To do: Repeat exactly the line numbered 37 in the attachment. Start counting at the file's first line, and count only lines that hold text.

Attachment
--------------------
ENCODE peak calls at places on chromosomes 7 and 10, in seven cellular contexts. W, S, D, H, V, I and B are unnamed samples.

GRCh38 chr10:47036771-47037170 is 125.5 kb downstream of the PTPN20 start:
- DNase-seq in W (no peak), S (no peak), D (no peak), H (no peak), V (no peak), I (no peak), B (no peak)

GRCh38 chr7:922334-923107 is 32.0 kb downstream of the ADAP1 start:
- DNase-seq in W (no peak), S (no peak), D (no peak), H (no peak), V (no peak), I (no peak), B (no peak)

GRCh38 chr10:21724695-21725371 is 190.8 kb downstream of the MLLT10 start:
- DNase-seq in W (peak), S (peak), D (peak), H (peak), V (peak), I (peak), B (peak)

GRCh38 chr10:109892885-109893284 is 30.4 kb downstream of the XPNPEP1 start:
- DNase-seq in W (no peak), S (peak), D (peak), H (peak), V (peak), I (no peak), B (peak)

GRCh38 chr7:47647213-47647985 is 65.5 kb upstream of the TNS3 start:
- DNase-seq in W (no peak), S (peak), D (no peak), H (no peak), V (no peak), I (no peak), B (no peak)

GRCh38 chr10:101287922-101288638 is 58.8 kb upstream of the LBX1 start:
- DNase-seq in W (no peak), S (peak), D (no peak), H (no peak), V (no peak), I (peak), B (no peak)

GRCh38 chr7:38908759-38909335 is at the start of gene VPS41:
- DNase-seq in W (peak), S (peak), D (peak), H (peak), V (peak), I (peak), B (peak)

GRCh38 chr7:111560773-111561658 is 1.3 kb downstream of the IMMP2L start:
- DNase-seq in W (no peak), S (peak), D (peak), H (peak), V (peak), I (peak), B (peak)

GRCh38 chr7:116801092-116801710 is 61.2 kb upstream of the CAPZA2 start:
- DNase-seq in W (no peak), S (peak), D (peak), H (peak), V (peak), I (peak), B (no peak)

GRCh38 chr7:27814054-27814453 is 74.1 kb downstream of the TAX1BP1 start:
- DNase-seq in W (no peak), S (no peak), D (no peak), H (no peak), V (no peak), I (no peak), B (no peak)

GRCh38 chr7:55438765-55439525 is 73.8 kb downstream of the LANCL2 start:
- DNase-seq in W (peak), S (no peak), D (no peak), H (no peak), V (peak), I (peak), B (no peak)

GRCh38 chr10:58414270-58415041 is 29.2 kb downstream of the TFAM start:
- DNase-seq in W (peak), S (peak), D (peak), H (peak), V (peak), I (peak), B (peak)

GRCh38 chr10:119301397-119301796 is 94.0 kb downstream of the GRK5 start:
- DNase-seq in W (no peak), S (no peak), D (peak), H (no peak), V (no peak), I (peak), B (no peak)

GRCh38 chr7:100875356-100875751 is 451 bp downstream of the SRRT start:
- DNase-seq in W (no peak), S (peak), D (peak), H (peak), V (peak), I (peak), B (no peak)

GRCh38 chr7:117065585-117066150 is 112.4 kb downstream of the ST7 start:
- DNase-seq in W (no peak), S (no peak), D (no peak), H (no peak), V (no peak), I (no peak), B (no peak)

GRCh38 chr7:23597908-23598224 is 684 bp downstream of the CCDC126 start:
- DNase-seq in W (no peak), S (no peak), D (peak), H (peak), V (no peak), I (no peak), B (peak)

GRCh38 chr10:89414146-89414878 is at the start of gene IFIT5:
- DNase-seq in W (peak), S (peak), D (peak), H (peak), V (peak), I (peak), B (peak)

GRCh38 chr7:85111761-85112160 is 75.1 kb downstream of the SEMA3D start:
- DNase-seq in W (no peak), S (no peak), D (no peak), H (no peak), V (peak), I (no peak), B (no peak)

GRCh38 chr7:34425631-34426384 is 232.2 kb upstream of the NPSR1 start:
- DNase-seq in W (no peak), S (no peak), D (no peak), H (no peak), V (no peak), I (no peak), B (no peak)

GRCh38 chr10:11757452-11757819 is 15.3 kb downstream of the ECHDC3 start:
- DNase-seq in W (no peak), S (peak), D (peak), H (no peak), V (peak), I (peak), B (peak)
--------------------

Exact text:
- DNase-seq in W (no peak), S (no peak), D (no peak), H (no peak), V (peak), I (no peak), B (no peak)